• A Moody’s report pegged the impact of electronic transactions to 0.8% increase in GDP for emerging markets and 0.3% increase for developed markets because of increased velocity of money

An increased use of credit cards instead of cash would primarily enable a more detailed record of all the transactions which take place in the society, allowing more transparency in business operations and money transfers.

This will eventually have the following chain effect:

  1. Improvement in credit access and financial inclusion, which will benefit the growth of SMEs in the medium/long run.
  2. Reduce tax avoidance and money laundering thanks to the higher traceability of all the transactions.
  3. The increased use of credit cards will definitely reduce the amount of cash that people will carry and as a consequence, reduce the risk and the cost associated with that.

Challenges in making India a cashless economy

  • Availability of internet connection and financial literacy.
  • Though bank accounts have been opened through Jan Dhan Yojana, most of them are lying un operational. Unless people start operating bank accounts cashless economy is not possible.
  • There is also vested interest in not moving towards cashless economy.
  • India is dominated by small retailers. They don’t have enough resources to invest in electronic payment infrastructure.
  • The perception of consumers also sometimes acts a barrier. The benefit of cashless transactions is not evident to even those who have credit cards. Cash, on the other hand, is perceived to be the fastest way of transacting for 82% of credit card users. It is universally believed that having cash helps you negotiate better.
  • Most card and cash users fear that they will be charged more if they use cards. Further, non-users of credit cards are not aware of the benefits of credit cards.
  • Indian banks are making it difficult for digital wallets issued by private sector companies to be used on the respective bank websites. It could be restrictions on using bank accounts to refill digital wallets or a lack of access to payment gateways. Regulators will have to take a tough stand against such rent-seeking behaviour by the banks.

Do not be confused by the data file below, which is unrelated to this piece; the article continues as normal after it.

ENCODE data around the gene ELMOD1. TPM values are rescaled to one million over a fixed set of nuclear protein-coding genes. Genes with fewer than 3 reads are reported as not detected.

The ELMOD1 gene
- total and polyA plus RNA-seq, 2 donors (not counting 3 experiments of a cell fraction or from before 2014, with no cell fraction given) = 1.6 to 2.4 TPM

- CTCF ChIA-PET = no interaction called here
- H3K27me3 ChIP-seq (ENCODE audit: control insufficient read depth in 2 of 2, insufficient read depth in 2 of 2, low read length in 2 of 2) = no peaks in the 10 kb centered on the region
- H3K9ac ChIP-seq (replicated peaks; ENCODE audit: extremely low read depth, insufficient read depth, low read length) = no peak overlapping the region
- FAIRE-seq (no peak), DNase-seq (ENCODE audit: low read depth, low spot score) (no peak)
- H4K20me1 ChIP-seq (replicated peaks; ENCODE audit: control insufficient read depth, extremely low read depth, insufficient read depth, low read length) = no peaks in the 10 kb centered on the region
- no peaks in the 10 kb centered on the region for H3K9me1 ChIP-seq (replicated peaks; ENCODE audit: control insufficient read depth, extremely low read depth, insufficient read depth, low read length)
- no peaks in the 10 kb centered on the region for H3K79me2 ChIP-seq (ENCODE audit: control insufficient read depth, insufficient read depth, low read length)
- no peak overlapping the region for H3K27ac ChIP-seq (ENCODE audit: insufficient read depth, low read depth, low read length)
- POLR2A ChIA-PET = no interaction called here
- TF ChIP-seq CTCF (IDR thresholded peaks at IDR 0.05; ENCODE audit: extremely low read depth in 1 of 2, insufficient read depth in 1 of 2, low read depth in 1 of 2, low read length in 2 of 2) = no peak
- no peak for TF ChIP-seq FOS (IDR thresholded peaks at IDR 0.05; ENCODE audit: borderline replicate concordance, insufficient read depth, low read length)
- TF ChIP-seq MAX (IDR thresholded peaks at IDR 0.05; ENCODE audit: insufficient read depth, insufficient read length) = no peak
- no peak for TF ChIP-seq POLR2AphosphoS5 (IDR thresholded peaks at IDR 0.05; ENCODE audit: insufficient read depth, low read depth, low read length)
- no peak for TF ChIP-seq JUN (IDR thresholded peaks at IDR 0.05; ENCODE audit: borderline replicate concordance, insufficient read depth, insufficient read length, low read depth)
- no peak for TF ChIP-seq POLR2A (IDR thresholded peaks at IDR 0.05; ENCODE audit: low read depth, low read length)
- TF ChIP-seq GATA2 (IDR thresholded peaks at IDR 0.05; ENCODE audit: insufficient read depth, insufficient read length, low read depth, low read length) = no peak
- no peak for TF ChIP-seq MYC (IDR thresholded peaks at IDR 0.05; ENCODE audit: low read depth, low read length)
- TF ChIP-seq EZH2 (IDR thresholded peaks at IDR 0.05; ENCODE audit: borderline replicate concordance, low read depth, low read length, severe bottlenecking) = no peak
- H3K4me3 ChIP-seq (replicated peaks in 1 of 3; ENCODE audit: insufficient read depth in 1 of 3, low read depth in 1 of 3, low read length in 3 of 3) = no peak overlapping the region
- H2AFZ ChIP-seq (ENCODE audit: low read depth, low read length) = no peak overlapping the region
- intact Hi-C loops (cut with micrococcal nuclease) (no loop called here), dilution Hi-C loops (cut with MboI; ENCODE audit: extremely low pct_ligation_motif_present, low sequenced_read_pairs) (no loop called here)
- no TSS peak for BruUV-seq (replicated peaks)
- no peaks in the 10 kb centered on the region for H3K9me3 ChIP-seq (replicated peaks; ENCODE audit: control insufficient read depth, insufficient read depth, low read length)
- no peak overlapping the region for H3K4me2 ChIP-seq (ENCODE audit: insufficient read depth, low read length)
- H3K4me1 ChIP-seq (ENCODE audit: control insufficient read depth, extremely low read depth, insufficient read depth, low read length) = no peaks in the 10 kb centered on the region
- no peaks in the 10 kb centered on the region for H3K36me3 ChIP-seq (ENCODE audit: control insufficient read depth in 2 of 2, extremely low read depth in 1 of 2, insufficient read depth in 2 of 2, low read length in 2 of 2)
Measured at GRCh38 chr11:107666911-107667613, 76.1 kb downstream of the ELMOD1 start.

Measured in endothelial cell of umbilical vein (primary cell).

Steps taken by RBI and Government to discourage use of cash

  • Licensing of Payment banks
  • Government is also promoting mobile wallets.Mobile wallet allows users to instantly send money, pay bills, recharge mobiles, book movie tickets, send physical and e-gifts both online and offline. Recently, the RBI had issued certain guidelines that allow the users to increase their limit to Rs 1,00,000 based on a certain KYC verification
  • Promotion of e-commerce by liberalizing the FDI norms for this sector.
  • Government has also launched UPI which will make Electronic transaction much simpler and faster.
  • Government has also withdrawn surcharge, service charge on cards and digital payments

What else needs to be done?

  • Open Bank accounts and ensure they are operationalized.
  • Abolishment of government fees on credit card transactions; reduction of interchange fee on card transactions; increase in taxes on ATM withdrawals.
  • Tax rebates for consumers and for merchants who adopt electronic payments.
  • Making Electronic payment infrastructure completely safe and secure so that incidents of Cyber crimes could be minimized and people develop faith in electronic payment system.
  • Create a culture of saving and faith in financial system among the rural poor.
  • The Reserve Bank of India too will have to come to terms with a few issues, from figuring out what digital payments across borders means for its capital controls to how the new modes of payment affect key monetary variables such as the velocity of money.
  • RBI will also have to shed some of its conservatism, part of which is because it has often seen itself as the protector of banking interests rather than overall financial development.
  • The regulators also need to keep a sharp eye on any potential restrictive practices that banks may indulge in to maintain their current dominance over the lucrative payments business.

Though it will take time for moving towards a complete cashless economy, efforts should be made to convert urban areas as cashless areas. As 70% of India’s GDP comes from urban areas if government can convert that into cashless it will be a huge gain. Therefore different trajectories need to be planned for migration to cashless for those having bank account and for those not having.


References: